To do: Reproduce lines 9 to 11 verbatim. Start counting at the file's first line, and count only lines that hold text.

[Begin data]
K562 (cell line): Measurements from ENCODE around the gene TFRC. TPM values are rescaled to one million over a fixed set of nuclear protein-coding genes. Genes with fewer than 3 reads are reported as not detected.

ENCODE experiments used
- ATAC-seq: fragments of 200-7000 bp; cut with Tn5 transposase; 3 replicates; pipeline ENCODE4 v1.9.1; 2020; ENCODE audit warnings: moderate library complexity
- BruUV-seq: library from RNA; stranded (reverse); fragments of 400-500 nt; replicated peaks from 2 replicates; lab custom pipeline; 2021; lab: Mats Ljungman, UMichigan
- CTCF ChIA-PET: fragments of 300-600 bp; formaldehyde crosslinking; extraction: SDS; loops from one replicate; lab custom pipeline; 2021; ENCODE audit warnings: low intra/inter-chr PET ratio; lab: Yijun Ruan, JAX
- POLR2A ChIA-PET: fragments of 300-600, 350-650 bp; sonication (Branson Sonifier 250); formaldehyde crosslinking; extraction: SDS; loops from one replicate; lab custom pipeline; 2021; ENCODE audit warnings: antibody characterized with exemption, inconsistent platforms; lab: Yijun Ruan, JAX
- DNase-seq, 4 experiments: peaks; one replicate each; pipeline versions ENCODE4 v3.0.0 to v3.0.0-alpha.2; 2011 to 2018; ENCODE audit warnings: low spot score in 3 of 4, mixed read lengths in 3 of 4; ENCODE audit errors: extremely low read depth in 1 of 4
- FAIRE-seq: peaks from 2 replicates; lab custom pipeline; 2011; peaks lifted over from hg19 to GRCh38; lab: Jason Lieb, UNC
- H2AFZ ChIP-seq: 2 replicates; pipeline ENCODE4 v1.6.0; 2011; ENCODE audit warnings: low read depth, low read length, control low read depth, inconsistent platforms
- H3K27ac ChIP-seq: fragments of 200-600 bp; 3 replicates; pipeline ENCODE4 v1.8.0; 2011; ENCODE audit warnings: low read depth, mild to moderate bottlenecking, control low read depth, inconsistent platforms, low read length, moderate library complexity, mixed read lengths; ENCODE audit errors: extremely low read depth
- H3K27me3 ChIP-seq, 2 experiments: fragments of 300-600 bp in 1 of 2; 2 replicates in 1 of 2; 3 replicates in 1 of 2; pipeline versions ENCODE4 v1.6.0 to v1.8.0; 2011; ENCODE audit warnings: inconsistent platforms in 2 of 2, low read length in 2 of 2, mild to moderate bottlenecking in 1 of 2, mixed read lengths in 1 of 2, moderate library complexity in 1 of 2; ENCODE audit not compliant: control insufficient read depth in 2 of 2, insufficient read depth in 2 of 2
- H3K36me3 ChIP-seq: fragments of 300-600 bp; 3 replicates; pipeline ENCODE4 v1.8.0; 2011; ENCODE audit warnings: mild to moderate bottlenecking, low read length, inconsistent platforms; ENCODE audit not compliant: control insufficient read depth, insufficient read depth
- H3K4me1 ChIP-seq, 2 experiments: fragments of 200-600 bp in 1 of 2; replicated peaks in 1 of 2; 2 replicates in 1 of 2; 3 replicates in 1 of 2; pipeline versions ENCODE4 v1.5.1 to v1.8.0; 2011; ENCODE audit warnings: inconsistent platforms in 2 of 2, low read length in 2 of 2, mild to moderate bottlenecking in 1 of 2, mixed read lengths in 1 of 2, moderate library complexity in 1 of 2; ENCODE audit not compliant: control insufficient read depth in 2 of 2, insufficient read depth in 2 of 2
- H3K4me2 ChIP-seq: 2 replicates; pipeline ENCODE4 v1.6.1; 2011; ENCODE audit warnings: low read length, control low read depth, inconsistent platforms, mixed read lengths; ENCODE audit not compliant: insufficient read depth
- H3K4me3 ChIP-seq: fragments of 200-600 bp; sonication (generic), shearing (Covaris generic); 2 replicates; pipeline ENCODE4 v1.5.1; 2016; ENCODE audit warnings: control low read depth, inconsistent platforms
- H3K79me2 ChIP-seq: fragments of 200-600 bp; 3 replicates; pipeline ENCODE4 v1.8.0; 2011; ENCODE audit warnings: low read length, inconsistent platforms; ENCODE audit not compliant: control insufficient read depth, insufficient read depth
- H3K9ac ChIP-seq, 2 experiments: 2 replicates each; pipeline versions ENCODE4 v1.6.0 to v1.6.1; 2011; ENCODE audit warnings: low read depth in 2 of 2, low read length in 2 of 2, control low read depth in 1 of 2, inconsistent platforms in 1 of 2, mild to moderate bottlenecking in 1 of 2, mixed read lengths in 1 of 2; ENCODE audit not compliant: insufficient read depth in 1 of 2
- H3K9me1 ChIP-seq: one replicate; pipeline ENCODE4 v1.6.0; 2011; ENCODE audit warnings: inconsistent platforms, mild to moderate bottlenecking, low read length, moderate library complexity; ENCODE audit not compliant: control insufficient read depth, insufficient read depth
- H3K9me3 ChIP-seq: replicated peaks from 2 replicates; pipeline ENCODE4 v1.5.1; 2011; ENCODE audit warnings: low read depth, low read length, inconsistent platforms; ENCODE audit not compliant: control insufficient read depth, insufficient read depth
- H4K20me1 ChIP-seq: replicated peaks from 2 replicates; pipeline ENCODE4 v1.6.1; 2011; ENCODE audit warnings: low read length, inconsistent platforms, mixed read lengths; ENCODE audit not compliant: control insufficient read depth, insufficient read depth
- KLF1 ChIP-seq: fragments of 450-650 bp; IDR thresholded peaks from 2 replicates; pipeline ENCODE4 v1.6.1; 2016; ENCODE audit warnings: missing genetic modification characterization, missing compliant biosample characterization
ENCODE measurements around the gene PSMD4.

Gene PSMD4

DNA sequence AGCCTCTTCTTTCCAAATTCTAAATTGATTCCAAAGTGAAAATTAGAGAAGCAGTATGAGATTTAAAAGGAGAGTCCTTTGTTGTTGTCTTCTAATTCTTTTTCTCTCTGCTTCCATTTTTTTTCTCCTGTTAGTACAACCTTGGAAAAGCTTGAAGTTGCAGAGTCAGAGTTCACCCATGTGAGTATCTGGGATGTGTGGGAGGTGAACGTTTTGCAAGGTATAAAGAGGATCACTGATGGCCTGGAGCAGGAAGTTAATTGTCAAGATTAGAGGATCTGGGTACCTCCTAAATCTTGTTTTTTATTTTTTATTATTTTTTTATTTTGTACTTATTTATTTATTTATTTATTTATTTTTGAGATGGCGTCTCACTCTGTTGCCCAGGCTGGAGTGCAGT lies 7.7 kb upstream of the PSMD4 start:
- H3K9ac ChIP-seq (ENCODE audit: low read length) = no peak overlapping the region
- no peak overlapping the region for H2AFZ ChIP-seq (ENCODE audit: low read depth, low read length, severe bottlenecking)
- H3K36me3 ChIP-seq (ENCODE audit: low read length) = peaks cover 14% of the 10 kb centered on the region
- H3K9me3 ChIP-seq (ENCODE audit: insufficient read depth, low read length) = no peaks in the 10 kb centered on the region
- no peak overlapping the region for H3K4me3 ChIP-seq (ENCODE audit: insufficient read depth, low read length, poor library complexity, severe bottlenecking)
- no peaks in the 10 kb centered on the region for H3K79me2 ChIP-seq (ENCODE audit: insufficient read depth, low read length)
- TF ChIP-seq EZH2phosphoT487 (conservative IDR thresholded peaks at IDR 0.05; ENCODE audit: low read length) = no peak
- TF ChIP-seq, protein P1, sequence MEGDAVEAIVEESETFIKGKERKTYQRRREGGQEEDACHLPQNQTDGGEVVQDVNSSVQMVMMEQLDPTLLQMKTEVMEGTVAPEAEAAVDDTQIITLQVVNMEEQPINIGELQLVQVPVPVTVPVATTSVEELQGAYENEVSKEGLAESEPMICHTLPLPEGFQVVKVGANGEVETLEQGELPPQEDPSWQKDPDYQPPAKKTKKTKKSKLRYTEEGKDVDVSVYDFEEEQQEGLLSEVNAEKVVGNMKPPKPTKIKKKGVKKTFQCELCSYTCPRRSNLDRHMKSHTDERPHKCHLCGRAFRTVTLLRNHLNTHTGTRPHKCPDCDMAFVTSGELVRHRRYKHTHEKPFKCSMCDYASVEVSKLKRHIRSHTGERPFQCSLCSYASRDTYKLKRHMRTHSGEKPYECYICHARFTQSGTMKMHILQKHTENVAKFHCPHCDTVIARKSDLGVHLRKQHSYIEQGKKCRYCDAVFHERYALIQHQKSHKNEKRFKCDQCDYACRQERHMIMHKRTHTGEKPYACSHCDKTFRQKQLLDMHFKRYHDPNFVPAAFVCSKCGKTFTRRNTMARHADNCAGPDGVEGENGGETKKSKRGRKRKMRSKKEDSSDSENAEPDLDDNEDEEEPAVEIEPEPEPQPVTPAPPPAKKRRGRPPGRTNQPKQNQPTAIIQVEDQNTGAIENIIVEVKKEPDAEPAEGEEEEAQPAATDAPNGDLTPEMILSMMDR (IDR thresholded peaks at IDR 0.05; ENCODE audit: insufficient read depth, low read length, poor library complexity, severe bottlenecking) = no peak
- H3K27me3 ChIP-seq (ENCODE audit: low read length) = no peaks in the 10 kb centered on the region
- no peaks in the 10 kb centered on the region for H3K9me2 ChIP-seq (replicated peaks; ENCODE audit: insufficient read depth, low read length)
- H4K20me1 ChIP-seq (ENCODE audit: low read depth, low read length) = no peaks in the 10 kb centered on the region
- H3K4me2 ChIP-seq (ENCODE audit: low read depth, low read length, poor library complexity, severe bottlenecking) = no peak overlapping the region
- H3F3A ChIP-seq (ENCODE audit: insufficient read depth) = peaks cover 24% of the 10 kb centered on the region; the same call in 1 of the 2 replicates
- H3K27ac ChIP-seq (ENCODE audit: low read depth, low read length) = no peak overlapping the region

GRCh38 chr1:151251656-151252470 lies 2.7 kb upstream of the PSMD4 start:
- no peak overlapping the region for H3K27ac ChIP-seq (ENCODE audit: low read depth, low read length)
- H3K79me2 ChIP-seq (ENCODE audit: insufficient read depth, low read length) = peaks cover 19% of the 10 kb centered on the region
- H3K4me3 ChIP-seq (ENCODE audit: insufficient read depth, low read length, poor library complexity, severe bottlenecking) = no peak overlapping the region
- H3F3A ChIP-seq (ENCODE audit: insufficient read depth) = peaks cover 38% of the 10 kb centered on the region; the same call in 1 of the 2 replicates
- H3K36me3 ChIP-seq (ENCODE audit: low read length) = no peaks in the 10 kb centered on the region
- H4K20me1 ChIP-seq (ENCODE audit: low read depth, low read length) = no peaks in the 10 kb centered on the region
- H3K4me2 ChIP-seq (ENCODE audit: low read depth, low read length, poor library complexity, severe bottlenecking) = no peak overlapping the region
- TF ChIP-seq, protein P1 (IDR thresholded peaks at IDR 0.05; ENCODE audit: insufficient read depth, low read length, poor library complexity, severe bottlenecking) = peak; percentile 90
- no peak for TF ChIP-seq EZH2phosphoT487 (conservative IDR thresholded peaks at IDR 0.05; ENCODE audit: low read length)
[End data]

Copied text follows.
- H2AFZ ChIP-seq: 2 replicates; pipeline ENCODE4 v1.6.0; 2011; ENCODE audit warnings: low read depth, low read length, control low read depth, inconsistent platforms
- H3K27ac ChIP-seq: fragments of 200-600 bp; 3 replicates; pipeline ENCODE4 v1.8.0; 2011; ENCODE audit warnings: low read depth, mild to moderate bottlenecking, control low read depth, inconsistent platforms, low read length, moderate library complexity, mixed read lengths; ENCODE audit errors: extremely low read depth
- H3K27me3 ChIP-seq, 2 experiments: fragments of 300-600 bp in 1 of 2; 2 replicates in 1 of 2; 3 replicates in 1 of 2; pipeline versions ENCODE4 v1.6.0 to v1.8.0; 2011; ENCODE audit warnings: inconsistent platforms in 2 of 2, low read length in 2 of 2, mild to moderate bottlenecking in 1 of 2, mixed read lengths in 1 of 2, moderate library complexity in 1 of 2; ENCODE audit not compliant: control insufficient read depth in 2 of 2, insufficient read depth in 2 of 2